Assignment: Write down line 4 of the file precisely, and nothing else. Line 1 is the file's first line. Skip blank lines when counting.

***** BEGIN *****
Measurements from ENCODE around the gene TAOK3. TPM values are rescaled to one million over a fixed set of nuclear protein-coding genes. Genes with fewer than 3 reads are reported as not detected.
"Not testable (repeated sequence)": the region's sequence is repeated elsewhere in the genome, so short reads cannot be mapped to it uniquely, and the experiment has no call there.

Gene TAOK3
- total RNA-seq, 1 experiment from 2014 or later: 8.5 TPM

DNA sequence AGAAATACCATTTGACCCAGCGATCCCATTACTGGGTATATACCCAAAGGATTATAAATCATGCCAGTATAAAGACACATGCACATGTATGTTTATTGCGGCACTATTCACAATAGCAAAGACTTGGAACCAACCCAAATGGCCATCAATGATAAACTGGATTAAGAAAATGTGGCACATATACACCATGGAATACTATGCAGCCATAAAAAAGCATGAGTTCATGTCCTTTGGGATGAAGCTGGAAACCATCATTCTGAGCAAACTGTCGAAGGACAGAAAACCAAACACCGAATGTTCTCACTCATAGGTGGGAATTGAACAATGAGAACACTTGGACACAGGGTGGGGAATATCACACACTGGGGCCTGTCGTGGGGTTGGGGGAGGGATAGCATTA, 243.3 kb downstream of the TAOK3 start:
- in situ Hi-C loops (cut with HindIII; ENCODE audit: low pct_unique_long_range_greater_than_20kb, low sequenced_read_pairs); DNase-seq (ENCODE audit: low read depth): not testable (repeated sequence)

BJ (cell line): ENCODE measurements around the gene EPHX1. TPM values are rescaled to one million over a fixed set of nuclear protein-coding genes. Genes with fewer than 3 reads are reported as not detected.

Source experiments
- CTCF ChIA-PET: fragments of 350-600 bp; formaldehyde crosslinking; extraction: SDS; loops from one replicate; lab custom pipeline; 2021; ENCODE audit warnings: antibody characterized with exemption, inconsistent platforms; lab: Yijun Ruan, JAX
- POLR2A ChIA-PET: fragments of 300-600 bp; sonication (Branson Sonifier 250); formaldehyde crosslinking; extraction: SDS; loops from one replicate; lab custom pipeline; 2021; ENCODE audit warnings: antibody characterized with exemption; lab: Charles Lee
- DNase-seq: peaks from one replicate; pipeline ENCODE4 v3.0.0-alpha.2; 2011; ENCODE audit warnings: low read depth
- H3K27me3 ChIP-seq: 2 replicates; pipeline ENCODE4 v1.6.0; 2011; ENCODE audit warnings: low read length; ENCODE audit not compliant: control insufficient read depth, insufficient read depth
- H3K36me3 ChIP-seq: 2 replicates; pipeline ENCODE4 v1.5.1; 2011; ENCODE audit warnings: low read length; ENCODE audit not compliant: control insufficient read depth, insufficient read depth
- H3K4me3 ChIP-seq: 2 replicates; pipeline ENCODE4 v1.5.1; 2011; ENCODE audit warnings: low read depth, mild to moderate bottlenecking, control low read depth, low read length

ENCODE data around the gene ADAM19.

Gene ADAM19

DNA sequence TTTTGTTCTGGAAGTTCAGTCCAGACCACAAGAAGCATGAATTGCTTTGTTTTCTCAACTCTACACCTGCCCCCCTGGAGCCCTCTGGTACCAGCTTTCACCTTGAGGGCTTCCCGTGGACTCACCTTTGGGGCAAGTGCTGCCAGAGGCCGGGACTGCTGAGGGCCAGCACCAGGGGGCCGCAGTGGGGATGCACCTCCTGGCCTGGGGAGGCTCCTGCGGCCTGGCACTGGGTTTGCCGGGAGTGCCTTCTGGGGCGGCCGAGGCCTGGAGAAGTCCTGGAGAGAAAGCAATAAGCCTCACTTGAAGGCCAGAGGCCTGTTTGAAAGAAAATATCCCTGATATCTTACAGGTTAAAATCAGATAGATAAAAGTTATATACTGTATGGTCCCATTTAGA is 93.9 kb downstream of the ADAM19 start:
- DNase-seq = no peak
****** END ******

- total RNA-seq, 1 experiment from 2014 or later: 8.5 TPM